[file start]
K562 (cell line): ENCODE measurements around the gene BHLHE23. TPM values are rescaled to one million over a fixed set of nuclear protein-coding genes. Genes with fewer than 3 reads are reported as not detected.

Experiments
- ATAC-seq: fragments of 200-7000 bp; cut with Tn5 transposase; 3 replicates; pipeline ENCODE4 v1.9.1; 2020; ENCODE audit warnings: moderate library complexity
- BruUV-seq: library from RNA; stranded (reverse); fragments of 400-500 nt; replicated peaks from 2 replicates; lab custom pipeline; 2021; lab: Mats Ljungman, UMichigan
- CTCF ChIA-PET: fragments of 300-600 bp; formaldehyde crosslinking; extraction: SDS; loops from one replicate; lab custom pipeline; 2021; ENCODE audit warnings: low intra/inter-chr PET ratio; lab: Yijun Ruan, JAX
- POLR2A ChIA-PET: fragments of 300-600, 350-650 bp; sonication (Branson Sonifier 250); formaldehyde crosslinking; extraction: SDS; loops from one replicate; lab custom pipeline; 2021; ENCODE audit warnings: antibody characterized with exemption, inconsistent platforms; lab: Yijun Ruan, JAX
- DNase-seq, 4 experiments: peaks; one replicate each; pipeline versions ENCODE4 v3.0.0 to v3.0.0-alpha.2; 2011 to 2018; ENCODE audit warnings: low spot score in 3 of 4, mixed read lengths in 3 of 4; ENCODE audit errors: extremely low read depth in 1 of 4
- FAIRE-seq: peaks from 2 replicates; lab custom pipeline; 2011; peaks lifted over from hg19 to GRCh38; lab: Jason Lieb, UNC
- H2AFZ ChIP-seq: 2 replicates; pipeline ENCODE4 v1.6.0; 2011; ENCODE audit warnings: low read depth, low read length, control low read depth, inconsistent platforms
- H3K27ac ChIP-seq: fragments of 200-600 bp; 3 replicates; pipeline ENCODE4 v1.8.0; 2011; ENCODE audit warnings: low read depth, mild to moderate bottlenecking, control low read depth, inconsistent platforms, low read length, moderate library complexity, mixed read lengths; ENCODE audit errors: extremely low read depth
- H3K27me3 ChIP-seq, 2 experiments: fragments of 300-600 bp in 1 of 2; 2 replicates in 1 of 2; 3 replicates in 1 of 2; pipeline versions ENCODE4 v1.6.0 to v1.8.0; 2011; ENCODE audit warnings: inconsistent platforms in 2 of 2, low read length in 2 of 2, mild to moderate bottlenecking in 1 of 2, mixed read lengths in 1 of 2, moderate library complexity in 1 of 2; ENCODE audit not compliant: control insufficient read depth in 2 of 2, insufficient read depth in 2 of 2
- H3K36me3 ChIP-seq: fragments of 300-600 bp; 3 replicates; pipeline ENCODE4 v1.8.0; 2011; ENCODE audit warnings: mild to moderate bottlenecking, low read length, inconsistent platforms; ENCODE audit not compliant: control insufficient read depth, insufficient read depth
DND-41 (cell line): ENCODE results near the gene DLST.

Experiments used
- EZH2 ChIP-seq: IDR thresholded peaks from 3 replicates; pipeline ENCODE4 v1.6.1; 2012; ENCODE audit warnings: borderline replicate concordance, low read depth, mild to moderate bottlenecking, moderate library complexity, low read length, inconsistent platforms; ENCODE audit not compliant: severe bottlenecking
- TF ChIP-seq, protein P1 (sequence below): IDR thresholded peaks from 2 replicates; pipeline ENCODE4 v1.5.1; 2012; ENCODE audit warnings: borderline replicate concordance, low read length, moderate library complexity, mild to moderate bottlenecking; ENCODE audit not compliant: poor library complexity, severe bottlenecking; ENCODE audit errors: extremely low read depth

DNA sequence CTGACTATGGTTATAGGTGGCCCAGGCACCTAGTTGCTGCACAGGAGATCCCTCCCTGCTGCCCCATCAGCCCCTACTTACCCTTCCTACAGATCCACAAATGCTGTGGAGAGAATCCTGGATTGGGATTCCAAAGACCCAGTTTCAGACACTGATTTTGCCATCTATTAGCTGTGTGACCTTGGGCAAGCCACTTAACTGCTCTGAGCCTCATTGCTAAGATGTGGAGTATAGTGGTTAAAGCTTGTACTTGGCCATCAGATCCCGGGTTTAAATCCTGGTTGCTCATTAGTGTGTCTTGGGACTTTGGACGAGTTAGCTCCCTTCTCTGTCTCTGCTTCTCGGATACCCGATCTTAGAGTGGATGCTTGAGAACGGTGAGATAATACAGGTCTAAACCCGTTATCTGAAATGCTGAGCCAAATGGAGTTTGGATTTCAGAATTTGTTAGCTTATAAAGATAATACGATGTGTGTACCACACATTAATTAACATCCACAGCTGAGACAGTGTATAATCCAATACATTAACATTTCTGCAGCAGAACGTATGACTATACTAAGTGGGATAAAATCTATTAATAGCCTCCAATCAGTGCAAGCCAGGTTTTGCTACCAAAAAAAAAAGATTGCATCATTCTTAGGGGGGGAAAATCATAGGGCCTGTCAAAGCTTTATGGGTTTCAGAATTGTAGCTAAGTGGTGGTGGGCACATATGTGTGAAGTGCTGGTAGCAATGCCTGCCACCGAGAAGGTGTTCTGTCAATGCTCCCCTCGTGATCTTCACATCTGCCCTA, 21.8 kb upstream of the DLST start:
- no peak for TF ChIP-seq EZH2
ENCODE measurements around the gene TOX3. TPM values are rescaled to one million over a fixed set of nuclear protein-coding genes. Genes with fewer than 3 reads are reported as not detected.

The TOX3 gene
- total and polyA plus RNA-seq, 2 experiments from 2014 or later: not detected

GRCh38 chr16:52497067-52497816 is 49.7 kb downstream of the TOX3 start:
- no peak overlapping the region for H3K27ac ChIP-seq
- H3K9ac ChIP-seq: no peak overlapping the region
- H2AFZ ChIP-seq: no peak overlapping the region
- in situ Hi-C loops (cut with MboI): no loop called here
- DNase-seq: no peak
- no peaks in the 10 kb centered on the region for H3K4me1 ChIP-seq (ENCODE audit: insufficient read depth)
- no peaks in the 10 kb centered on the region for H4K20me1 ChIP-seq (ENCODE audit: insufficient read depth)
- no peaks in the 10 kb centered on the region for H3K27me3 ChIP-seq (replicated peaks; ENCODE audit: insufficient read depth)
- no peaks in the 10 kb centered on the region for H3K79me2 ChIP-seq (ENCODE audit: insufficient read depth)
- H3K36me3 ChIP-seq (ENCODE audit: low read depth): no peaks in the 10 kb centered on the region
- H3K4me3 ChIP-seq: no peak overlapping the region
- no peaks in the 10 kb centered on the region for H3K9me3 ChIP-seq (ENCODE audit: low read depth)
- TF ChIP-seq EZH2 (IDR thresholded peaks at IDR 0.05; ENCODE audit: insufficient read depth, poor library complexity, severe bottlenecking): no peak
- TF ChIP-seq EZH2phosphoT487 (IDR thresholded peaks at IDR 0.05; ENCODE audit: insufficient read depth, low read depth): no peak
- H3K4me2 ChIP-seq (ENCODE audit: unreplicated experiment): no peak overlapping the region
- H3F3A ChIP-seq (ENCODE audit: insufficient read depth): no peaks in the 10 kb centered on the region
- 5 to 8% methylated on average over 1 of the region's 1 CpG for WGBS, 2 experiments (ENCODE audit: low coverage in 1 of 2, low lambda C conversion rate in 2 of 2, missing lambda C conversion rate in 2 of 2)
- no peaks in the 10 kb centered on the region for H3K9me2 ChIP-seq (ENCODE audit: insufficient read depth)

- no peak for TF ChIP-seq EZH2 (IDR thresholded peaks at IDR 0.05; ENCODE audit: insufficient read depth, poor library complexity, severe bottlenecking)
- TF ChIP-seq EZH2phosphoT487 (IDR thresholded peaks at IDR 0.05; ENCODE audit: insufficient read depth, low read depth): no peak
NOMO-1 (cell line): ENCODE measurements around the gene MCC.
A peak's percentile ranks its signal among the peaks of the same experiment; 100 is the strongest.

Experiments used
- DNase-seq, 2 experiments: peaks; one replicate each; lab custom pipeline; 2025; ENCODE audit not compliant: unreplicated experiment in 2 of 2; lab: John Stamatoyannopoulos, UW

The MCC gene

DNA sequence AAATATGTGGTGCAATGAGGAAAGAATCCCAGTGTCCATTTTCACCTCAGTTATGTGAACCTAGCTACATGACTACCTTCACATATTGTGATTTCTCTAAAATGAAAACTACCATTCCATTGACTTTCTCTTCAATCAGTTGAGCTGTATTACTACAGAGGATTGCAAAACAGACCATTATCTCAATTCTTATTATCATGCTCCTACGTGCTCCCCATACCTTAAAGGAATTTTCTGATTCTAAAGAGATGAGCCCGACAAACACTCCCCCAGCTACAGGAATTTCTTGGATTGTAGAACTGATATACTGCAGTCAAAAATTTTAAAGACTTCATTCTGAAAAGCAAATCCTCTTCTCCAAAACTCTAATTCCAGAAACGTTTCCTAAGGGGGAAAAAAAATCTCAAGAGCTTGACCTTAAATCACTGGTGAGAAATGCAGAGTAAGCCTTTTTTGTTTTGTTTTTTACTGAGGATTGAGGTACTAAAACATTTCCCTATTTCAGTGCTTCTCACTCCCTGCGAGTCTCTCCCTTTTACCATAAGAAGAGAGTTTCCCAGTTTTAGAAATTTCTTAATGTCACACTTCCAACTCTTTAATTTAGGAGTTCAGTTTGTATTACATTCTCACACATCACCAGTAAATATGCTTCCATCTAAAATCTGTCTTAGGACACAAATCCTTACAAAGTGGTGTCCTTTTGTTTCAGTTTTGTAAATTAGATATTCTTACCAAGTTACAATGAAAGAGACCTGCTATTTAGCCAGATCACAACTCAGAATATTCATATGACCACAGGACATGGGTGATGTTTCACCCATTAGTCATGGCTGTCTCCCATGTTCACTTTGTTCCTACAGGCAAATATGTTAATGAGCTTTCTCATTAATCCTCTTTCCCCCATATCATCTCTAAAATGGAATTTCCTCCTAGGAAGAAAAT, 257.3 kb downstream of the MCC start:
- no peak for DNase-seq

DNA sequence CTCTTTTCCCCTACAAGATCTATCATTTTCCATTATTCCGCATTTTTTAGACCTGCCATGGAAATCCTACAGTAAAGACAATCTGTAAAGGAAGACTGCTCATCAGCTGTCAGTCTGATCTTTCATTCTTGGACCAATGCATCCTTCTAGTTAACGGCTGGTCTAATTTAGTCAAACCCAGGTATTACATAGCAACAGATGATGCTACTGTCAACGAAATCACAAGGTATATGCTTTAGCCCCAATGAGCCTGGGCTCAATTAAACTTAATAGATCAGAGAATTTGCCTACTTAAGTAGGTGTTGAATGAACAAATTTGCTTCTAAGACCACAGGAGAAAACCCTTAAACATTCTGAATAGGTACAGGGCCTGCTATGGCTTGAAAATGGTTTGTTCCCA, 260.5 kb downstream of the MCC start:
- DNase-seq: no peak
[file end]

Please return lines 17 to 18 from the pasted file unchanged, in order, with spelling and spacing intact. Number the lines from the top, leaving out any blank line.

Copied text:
DNA sequence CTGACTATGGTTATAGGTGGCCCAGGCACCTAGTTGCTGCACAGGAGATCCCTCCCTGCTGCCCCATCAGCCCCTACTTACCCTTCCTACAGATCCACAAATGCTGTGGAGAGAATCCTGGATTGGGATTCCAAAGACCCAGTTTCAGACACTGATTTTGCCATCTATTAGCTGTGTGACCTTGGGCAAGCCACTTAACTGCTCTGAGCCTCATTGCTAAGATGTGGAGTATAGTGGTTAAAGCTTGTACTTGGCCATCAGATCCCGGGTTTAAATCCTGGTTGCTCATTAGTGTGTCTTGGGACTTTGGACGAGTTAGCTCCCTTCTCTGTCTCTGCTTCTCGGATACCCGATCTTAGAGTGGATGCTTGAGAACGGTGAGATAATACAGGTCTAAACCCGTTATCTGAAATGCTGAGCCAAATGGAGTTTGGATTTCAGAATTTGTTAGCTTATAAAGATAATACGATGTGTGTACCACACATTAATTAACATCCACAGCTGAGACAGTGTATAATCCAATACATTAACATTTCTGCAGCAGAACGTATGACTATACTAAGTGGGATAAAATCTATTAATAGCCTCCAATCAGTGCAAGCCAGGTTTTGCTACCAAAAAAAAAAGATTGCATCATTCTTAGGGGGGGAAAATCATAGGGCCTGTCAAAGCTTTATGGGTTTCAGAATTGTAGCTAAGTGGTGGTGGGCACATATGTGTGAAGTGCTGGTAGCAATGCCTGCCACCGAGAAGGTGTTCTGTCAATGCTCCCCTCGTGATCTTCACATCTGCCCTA, 21.8 kb upstream of the DLST start:
- no peak for TF ChIP-seq EZH2